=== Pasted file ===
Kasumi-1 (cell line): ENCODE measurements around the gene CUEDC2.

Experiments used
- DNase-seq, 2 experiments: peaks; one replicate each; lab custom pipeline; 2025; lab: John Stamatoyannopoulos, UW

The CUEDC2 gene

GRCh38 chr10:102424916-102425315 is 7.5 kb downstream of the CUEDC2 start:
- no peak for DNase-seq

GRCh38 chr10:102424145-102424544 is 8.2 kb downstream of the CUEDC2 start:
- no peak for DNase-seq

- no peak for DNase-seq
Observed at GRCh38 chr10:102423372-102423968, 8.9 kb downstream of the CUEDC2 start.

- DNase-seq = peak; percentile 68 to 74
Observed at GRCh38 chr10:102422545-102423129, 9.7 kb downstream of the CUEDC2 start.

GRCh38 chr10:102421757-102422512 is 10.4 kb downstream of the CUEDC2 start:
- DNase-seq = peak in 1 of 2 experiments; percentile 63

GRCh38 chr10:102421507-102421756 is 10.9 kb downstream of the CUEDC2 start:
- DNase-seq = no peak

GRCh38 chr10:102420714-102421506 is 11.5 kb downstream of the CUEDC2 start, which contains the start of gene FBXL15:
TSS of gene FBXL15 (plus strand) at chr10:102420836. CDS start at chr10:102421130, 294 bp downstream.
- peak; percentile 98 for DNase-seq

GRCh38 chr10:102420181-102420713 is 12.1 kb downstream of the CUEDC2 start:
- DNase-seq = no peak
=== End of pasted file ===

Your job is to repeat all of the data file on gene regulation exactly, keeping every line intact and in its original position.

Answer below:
Kasumi-1 (cell line): ENCODE measurements around the gene CUEDC2.

Experiments used
- DNase-seq, 2 experiments: peaks; one replicate each; lab custom pipeline; 2025; lab: John Stamatoyannopoulos, UW

The CUEDC2 gene

GRCh38 chr10:102424916-102425315 is 7.5 kb downstream of the CUEDC2 start:
- no peak for DNase-seq

GRCh38 chr10:102424145-102424544 is 8.2 kb downstream of the CUEDC2 start:
- no peak for DNase-seq

- no peak for DNase-seq
Observed at GRCh38 chr10:102423372-102423968, 8.9 kb downstream of the CUEDC2 start.

- DNase-seq = peak; percentile 68 to 74
Observed at GRCh38 chr10:102422545-102423129, 9.7 kb downstream of the CUEDC2 start.

GRCh38 chr10:102421757-102422512 is 10.4 kb downstream of the CUEDC2 start:
- DNase-seq = peak in 1 of 2 experiments; percentile 63

GRCh38 chr10:102421507-102421756 is 10.9 kb downstream of the CUEDC2 start:
- DNase-seq = no peak

GRCh38 chr10:102420714-102421506 is 11.5 kb downstream of the CUEDC2 start, which contains the start of gene FBXL15:
TSS of gene FBXL15 (plus strand) at chr10:102420836. CDS start at chr10:102421130, 294 bp downstream.
- peak; percentile 98 for DNase-seq

GRCh38 chr10:102420181-102420713 is 12.1 kb downstream of the CUEDC2 start:
- DNase-seq = no peak